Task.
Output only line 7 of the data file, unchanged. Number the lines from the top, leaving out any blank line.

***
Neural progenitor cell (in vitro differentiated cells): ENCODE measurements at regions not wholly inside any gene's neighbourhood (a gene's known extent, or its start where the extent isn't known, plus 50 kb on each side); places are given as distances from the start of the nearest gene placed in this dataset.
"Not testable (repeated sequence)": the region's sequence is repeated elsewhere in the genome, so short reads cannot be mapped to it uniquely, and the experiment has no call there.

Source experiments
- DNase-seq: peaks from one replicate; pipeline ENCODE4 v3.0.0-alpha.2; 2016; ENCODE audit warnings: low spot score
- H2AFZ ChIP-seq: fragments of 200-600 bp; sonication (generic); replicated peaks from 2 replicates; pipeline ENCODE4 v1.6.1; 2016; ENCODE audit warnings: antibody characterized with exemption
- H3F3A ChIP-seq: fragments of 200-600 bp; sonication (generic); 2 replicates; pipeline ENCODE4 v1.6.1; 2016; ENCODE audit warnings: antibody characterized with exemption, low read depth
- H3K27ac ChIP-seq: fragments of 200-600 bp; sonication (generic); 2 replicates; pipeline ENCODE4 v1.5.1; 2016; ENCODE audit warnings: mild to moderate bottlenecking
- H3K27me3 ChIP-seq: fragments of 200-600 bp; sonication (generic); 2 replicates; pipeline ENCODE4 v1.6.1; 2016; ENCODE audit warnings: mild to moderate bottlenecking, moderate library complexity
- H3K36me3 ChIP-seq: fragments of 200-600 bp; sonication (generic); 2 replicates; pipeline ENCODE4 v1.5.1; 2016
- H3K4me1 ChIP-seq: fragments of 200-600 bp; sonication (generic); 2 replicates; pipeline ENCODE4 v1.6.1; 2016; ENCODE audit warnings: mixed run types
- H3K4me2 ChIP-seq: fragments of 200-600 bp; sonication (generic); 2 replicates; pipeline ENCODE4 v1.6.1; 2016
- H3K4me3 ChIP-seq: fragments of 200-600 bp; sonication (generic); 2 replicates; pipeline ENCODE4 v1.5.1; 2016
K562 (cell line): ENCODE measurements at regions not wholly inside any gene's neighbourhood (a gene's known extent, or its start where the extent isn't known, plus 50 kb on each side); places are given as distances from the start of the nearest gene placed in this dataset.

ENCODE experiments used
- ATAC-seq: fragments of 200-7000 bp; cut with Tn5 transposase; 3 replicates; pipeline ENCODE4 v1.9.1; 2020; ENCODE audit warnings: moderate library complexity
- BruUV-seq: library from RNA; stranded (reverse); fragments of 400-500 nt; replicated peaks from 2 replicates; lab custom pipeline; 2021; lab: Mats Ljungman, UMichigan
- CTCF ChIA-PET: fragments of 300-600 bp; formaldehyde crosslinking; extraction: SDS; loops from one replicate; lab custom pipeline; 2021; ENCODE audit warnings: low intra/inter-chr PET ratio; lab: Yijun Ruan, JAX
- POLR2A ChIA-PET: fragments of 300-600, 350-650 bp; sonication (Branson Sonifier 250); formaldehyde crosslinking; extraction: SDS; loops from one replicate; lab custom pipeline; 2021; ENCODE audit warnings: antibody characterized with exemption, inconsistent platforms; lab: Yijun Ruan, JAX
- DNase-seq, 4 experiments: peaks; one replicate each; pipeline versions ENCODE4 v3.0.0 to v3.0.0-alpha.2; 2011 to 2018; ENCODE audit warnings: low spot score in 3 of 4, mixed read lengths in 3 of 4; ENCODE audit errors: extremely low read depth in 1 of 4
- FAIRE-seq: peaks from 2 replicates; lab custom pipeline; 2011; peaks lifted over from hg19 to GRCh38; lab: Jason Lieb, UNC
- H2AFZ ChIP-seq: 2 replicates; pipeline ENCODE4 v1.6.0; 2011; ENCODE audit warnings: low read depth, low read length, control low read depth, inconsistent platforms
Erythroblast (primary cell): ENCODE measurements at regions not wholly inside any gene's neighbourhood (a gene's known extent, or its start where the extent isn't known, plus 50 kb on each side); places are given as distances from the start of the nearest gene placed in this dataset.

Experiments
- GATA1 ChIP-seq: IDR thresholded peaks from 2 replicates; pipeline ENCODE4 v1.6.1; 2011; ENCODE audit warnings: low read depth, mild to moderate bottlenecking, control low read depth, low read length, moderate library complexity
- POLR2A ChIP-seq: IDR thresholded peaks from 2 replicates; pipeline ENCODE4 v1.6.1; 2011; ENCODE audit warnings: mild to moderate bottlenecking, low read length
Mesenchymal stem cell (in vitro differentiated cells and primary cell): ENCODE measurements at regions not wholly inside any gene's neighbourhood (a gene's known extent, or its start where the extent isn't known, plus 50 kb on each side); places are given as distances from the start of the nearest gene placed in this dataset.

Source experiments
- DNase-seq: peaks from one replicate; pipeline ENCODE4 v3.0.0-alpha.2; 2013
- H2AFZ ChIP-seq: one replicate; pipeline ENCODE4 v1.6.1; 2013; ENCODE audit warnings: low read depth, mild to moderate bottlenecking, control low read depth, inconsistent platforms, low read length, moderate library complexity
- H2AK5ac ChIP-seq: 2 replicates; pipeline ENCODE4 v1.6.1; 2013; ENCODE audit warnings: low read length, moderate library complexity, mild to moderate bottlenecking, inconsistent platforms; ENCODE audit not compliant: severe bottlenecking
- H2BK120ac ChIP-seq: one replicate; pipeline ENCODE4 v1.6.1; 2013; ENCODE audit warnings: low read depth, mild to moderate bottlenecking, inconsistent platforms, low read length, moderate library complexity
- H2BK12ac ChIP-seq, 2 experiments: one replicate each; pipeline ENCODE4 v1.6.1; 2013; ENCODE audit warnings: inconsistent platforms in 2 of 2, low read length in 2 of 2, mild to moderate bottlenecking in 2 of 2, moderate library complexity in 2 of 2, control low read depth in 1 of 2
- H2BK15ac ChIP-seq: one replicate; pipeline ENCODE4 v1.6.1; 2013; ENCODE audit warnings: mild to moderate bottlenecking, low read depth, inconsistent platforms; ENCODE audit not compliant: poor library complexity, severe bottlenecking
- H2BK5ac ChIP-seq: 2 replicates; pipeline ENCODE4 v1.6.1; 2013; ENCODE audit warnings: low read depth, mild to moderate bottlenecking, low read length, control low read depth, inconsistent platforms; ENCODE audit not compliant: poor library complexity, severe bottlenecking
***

- H3K27ac ChIP-seq: fragments of 200-600 bp; sonication (generic); 2 replicates; pipeline ENCODE4 v1.5.1; 2016; ENCODE audit warnings: mild to moderate bottlenecking